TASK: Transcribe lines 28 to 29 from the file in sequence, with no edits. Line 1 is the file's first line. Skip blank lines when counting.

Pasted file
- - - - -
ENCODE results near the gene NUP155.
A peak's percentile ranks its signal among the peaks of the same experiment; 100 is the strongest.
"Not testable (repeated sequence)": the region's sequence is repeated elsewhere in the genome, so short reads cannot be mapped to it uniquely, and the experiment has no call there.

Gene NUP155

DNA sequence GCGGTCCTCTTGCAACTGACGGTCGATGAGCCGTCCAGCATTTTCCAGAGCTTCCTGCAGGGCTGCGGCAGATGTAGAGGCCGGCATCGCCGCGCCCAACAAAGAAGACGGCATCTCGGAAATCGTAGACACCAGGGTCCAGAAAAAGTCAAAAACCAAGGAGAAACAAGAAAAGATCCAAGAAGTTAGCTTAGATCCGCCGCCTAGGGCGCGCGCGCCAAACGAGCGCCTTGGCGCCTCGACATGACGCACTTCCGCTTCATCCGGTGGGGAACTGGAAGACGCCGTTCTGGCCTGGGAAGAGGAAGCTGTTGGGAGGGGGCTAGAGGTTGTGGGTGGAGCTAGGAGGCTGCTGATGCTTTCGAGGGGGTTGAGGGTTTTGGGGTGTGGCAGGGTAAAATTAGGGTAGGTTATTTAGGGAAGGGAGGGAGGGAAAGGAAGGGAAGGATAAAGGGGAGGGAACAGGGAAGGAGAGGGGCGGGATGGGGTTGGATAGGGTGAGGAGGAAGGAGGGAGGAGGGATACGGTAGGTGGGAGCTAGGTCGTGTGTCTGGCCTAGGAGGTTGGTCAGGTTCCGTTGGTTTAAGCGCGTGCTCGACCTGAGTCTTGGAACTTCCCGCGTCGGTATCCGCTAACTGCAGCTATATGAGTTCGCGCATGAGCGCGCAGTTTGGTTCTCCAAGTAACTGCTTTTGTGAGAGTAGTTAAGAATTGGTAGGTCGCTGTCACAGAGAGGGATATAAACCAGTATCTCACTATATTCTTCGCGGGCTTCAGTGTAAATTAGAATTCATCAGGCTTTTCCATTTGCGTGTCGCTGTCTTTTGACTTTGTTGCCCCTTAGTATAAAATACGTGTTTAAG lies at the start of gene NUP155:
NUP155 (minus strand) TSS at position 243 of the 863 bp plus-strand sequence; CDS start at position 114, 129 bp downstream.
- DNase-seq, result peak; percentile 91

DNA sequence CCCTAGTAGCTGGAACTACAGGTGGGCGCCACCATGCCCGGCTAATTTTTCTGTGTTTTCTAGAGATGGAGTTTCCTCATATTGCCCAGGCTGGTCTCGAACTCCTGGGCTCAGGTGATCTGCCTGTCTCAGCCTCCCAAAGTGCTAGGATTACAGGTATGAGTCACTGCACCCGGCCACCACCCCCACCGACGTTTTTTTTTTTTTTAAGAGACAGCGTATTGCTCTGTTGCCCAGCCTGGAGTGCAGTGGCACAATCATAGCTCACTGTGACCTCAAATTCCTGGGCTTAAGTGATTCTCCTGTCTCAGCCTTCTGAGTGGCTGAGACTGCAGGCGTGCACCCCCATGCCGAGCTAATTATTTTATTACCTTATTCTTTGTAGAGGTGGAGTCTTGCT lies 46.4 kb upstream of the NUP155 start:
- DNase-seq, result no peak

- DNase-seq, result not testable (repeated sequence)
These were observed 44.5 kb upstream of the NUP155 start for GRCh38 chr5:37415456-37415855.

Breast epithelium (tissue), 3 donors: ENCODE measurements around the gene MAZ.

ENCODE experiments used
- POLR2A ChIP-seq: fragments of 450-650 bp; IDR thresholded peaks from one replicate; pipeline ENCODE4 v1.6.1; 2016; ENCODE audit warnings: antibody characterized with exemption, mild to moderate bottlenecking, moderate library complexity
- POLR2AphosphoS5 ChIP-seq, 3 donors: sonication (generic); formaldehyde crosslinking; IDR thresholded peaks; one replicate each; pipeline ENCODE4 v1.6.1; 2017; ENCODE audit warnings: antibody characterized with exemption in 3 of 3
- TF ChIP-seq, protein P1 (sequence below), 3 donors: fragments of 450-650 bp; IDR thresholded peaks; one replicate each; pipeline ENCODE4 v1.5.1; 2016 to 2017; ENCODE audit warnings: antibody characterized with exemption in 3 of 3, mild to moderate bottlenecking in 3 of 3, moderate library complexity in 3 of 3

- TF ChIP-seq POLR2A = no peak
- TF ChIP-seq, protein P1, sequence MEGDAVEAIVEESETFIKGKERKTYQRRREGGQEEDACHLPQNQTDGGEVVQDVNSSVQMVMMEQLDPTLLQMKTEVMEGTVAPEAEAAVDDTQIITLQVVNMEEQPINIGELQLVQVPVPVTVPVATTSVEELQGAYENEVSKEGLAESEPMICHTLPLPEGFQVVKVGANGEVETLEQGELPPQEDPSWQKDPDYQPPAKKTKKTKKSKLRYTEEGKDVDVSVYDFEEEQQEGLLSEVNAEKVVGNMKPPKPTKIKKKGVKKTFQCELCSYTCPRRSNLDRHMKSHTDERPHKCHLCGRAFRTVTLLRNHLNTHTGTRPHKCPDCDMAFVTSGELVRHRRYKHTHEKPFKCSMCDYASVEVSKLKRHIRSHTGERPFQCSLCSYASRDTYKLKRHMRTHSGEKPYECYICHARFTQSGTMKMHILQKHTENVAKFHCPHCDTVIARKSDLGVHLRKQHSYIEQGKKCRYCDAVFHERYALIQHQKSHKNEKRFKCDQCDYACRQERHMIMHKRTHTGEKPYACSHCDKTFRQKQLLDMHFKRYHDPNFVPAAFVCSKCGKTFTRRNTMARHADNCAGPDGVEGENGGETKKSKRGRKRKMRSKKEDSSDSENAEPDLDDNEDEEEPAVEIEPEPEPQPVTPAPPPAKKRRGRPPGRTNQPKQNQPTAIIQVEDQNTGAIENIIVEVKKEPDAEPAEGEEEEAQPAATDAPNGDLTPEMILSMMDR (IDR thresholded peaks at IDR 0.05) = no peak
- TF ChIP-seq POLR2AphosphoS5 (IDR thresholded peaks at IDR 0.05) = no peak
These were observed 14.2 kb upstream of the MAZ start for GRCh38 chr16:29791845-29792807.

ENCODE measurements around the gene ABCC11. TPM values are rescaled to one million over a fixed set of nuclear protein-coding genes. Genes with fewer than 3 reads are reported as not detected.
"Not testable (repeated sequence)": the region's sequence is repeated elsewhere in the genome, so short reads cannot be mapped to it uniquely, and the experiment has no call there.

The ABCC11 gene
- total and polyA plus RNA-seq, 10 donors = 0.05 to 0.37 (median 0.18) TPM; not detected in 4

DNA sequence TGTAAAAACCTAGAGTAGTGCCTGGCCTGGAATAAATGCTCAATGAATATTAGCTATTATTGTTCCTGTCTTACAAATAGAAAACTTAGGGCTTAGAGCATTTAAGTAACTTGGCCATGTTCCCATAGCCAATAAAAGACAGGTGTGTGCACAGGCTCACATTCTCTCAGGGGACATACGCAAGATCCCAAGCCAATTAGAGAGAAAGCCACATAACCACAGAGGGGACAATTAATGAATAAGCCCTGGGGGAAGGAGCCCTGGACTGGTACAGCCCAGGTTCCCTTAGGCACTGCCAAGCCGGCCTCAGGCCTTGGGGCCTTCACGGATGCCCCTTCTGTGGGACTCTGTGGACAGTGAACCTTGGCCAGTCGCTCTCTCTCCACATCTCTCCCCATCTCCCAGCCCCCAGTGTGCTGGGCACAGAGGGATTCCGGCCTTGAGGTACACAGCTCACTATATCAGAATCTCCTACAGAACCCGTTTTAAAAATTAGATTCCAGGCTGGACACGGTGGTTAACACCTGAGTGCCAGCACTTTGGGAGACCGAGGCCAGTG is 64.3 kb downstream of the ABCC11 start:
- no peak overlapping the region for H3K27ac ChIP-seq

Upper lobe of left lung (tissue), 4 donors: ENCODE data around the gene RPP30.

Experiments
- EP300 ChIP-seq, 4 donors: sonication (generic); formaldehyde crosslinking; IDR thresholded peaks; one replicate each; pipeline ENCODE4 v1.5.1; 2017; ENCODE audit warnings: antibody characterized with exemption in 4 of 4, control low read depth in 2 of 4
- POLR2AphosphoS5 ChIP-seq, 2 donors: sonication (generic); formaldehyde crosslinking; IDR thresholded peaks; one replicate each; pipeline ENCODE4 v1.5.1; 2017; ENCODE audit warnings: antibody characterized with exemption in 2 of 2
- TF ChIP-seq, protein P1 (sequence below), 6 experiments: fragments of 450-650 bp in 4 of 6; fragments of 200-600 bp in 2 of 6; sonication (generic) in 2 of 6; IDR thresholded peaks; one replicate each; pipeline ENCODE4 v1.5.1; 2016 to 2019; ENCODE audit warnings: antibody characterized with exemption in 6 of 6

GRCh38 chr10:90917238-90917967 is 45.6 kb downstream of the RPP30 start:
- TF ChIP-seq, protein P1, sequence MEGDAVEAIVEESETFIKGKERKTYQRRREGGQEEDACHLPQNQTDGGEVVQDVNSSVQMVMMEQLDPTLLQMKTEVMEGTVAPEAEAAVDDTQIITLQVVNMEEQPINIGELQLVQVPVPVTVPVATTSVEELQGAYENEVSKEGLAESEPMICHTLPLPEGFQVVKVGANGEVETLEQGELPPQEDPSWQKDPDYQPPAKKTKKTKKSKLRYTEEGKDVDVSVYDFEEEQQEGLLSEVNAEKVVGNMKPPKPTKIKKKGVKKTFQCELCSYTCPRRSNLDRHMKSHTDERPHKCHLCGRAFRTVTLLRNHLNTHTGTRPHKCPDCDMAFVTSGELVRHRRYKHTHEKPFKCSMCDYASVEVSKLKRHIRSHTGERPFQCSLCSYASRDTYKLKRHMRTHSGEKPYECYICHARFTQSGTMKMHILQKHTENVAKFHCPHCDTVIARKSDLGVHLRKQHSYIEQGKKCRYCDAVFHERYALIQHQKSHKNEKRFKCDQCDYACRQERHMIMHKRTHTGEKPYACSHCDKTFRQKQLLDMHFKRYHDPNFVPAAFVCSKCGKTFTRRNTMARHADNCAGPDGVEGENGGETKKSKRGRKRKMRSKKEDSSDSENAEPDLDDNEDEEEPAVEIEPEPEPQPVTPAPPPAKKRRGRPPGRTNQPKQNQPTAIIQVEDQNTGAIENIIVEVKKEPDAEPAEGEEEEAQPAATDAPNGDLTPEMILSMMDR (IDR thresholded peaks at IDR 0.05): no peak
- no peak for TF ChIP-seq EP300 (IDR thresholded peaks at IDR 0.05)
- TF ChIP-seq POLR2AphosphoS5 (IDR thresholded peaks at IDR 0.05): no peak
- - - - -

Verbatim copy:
Experiments
- EP300 ChIP-seq, 4 donors: sonication (generic); formaldehyde crosslinking; IDR thresholded peaks; one replicate each; pipeline ENCODE4 v1.5.1; 2017; ENCODE audit warnings: antibody characterized with exemption in 4 of 4, control low read depth in 2 of 4